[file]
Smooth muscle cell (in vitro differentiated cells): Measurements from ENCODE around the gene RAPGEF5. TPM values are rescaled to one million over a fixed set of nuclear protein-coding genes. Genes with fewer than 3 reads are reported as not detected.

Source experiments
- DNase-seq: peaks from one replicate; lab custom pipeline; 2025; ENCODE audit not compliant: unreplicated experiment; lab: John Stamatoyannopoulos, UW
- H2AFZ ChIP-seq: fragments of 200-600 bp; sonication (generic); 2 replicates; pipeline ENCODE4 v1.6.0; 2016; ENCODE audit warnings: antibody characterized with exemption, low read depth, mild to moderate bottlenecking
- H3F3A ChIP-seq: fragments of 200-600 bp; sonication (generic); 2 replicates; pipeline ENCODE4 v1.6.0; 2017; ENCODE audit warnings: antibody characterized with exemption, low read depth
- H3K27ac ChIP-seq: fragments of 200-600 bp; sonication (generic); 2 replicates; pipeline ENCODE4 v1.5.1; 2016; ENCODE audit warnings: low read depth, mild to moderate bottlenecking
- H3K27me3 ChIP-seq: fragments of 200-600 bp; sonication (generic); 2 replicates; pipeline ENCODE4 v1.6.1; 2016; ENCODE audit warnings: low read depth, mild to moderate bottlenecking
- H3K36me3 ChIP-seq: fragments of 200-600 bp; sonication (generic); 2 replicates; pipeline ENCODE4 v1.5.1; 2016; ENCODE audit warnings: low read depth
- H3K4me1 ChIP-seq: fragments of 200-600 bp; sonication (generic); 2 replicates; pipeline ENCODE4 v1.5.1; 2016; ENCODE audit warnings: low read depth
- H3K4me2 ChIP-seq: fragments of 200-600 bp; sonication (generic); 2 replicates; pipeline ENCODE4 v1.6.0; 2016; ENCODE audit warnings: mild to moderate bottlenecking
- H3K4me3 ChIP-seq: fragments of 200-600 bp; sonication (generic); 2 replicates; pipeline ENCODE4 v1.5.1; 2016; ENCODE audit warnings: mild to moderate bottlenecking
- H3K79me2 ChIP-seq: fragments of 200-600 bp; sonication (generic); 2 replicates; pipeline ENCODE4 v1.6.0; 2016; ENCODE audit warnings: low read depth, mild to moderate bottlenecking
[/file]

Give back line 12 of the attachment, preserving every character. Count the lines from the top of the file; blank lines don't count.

- H3K79me2 ChIP-seq: fragments of 200-600 bp; sonication (generic); 2 replicates; pipeline ENCODE4 v1.6.0; 2016; ENCODE audit warnings: low read depth, mild to moderate bottlenecking